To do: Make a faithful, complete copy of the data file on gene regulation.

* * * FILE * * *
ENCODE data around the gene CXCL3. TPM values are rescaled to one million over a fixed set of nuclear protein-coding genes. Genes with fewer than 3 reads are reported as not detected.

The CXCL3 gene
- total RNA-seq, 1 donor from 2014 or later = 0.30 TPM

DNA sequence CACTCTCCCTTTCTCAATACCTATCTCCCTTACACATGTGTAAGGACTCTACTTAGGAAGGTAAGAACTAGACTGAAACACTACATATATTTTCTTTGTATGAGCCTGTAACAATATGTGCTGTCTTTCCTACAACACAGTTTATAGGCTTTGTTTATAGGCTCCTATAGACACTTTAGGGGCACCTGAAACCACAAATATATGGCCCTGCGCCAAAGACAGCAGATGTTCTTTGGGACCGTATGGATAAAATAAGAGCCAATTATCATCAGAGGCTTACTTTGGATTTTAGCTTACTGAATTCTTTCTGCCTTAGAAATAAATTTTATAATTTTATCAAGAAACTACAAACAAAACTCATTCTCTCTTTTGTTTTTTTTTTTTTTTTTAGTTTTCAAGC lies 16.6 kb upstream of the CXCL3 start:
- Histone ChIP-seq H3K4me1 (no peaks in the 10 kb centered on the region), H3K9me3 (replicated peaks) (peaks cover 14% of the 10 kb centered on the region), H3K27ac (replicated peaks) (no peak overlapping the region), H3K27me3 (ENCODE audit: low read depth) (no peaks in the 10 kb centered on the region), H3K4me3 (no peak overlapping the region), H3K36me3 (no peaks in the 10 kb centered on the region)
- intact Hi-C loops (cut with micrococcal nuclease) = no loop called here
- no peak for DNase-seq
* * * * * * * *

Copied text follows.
ENCODE data around the gene CXCL3. TPM values are rescaled to one million over a fixed set of nuclear protein-coding genes. Genes with fewer than 3 reads are reported as not detected.

The CXCL3 gene
- total RNA-seq, 1 donor from 2014 or later = 0.30 TPM

DNA sequence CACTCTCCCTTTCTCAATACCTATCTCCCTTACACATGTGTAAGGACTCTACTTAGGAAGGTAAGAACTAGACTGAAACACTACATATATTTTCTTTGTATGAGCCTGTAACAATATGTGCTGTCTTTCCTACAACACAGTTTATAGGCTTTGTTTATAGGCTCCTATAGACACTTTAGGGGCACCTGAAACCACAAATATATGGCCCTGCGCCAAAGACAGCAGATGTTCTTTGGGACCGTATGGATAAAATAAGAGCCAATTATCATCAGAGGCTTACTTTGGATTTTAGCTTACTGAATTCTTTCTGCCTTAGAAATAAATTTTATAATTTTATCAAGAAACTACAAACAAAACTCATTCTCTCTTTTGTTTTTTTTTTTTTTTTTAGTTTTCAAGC lies 16.6 kb upstream of the CXCL3 start:
- Histone ChIP-seq H3K4me1 (no peaks in the 10 kb centered on the region), H3K9me3 (replicated peaks) (peaks cover 14% of the 10 kb centered on the region), H3K27ac (replicated peaks) (no peak overlapping the region), H3K27me3 (ENCODE audit: low read depth) (no peaks in the 10 kb centered on the region), H3K4me3 (no peak overlapping the region), H3K36me3 (no peaks in the 10 kb centered on the region)
- intact Hi-C loops (cut with micrococcal nuclease) = no loop called here
- no peak for DNase-seq